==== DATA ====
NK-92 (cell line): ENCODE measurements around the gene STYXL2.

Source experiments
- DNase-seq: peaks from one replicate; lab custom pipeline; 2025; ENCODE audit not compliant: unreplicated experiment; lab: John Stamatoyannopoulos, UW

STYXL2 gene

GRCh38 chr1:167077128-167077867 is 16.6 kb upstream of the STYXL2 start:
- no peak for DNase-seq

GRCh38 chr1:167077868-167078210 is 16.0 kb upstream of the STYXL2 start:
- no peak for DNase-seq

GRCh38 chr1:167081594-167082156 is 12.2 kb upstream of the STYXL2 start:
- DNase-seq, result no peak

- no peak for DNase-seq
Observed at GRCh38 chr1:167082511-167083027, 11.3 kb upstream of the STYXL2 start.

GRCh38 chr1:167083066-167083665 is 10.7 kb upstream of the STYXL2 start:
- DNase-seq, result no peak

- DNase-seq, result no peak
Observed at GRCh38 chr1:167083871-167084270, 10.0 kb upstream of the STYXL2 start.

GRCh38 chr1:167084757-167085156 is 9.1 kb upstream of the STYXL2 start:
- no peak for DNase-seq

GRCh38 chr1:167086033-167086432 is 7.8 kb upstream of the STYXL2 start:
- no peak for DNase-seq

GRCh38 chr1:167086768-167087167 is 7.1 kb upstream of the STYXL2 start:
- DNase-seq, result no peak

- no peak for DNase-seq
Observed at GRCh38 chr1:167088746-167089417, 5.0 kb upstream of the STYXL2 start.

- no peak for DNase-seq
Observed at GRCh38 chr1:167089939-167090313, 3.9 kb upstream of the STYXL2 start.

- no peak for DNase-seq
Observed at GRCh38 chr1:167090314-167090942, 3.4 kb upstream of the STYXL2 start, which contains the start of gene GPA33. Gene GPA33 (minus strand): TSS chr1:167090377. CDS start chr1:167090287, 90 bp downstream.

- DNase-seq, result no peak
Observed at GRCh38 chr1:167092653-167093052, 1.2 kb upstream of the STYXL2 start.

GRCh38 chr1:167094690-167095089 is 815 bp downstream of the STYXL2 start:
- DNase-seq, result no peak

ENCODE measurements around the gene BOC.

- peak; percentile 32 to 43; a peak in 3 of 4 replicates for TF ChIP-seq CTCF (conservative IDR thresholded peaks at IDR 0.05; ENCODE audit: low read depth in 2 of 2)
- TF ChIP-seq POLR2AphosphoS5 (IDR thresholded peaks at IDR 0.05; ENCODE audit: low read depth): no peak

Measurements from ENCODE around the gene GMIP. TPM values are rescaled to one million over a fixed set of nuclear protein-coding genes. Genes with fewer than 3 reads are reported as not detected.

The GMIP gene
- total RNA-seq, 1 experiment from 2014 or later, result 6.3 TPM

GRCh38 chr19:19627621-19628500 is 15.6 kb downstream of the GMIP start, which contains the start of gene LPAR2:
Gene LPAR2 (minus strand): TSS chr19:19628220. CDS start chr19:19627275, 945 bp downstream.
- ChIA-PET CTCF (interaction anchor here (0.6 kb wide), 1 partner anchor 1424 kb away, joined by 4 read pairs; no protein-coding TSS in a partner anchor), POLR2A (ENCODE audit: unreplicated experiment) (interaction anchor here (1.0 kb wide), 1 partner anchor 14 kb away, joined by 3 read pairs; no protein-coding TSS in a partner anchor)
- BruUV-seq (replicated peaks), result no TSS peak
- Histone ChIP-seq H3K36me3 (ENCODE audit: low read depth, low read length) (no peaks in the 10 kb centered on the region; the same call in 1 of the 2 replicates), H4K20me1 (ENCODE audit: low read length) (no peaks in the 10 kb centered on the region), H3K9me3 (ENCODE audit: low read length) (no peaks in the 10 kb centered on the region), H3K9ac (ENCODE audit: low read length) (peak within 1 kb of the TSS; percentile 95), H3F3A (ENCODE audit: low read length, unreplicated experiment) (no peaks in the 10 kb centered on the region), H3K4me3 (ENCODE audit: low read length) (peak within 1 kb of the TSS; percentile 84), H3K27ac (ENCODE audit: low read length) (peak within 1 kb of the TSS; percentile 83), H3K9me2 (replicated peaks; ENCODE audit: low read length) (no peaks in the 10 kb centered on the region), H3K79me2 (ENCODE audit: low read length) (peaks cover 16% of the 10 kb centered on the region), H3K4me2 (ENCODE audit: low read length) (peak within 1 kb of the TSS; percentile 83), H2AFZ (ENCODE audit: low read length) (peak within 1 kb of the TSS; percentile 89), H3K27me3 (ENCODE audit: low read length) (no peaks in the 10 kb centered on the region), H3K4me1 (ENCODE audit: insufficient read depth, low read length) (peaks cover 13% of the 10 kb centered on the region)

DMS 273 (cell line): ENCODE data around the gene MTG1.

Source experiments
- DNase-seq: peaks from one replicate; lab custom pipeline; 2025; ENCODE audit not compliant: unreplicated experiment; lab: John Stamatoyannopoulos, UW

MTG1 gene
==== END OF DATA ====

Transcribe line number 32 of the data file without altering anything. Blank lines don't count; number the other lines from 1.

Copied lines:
- DNase-seq, result no peak